Follow Your Gut, It Always Knows

Almost everyone has gotten burned before. Getting taken advantage of sucks. Especially when you figure out what’s happened. The purpose of this post is to share some of my dumb decisions, to explain what I do today to help minimize bad choices and to tell entrepreneurs that it’s okay to say “No” to the wrong term sheet.

Most people get taken advantage of when they are vulnerable, desperate, or lacking self confidence. At this time we tend to dream of the end result and ignore the details that our intuition is picking up. The key to it all is to listen to your gut, which is screaming “This is too good to be true, don’t do this deal or trust this person!.”

I remember shopping for my first condo in Chicago. My budget was $250k and I was hoping to get more than a studio. I must have looked at every place in my price range and finally came across a two-flat that was in a good neighborhood and was a pretty decent size. It was new construction and I liked the look and layout. I met the builder  and immediately realized he was a sleaze ball, the kind of guy who makes you want to take a shower after shaking his hand. It didn’t take long before I caught him lying about the smallest things. This set off my intuition, which told me to walk away, but I decided to ignore what my gut was telling me. Instead, I purchased the condo because I was desperate for square footage. I’ll spare you the details but I entered into a post-purchase nightmare where the builder was hiring people to finish the itemized list and wasn’t paying them, defaulting on taxes due (which are paid in arrears in Chicago) and much more….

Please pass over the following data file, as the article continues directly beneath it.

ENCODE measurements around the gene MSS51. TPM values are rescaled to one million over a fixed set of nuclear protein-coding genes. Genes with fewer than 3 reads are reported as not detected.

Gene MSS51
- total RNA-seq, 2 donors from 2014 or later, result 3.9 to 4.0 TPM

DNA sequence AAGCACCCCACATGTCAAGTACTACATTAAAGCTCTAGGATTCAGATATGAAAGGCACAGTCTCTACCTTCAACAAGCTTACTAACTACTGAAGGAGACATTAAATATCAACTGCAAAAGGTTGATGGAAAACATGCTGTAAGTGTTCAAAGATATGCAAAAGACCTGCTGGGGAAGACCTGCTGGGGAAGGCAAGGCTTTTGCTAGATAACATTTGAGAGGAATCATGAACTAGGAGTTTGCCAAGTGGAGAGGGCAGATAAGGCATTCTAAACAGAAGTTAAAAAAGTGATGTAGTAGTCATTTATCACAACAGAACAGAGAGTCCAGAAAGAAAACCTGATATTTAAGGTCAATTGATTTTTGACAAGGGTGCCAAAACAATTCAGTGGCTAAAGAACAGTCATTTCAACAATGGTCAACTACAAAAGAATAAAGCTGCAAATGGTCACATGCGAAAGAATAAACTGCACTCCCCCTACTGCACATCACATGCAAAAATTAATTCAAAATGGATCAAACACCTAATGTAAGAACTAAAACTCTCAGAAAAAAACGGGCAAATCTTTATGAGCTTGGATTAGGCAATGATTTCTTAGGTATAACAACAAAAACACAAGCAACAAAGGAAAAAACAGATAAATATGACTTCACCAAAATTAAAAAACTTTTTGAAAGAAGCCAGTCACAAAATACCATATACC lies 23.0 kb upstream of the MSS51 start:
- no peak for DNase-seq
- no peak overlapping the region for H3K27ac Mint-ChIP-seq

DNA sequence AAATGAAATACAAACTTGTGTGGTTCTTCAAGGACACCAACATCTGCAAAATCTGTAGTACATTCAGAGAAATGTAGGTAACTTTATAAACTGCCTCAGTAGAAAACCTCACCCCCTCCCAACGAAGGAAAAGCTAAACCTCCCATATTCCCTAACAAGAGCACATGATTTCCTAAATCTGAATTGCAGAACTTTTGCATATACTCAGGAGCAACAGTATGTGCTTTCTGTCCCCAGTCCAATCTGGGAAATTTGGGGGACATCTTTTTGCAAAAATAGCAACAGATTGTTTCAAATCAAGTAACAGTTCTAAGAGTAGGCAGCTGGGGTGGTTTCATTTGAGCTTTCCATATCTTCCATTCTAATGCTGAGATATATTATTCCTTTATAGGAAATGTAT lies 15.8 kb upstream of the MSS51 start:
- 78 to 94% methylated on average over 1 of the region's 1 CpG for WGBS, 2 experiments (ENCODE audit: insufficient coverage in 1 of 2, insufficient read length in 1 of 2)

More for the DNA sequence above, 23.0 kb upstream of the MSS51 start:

Needless to say this is not the only time I did a bad deal. But as I reflect on my numerous dumb decisions I can highlight a few common themes:

  1. The counter party does something weird, such as telling small, insignificant, lies.
  2. My intuition told me to stay away from the deal, but I ignore it and go through with the deal anyway.
  3. I was desperate to get the deal done. I dismissed some facts and elected to believe the fairy tale the counter party had sold me. I simply wanted to close too badly.
  4. I’m forced to cope with the effects of my actions, which can often take a long time to resolve.
I now try to keep these lessons in mind when making decisions. I also think it’s important for entrepreneurs to think about them during their capital raise. At Tango/HCV we view our portfolio companies as partners and the post-deal alignment is extremely important to us. I’d like to think that all VC firms have the founder’s interest in mind when structuring a deal, but I realize that this is not always the case. So it’s up the entrepreneur to understand the standard terms for an early stage investment and to be willing to say no to a term sheet that strays way beyond these terms.
Here is a checklist of things you should think about before signing a term sheet:
  • Understand that taking money from an investor implies a 3-8yr partnership. Evaluate the investor with as much diligence as they are evaluating you.
  • Remember that good relationships are build on some degree of transparency, a foundation of trust that is established before the parties enter into a deal.
  • Listen to your intuition, if your gut is telling you something is wrong, don’t do the deal.
  • Start fundraising early, don’t put yourself in a vulnerable position that makes you consider a bad deal.
  • Don’t be afraid to say no to the wrong deal. I do realize that this could mean the death of a startup, but in my opinion it’s better to move on to the next thing rather than struggling through the next 3-8yrs with the wrong terms and/or the wrong people.
Good luck out there…

ps. What actually spurred the idea for this blog post was an OpEd that I read in the NY Times about Newt Ginrich. The post set off my intuition and bothered me all day, but I prefer to talk entrepreneurship and will leave you to make your own political decisions.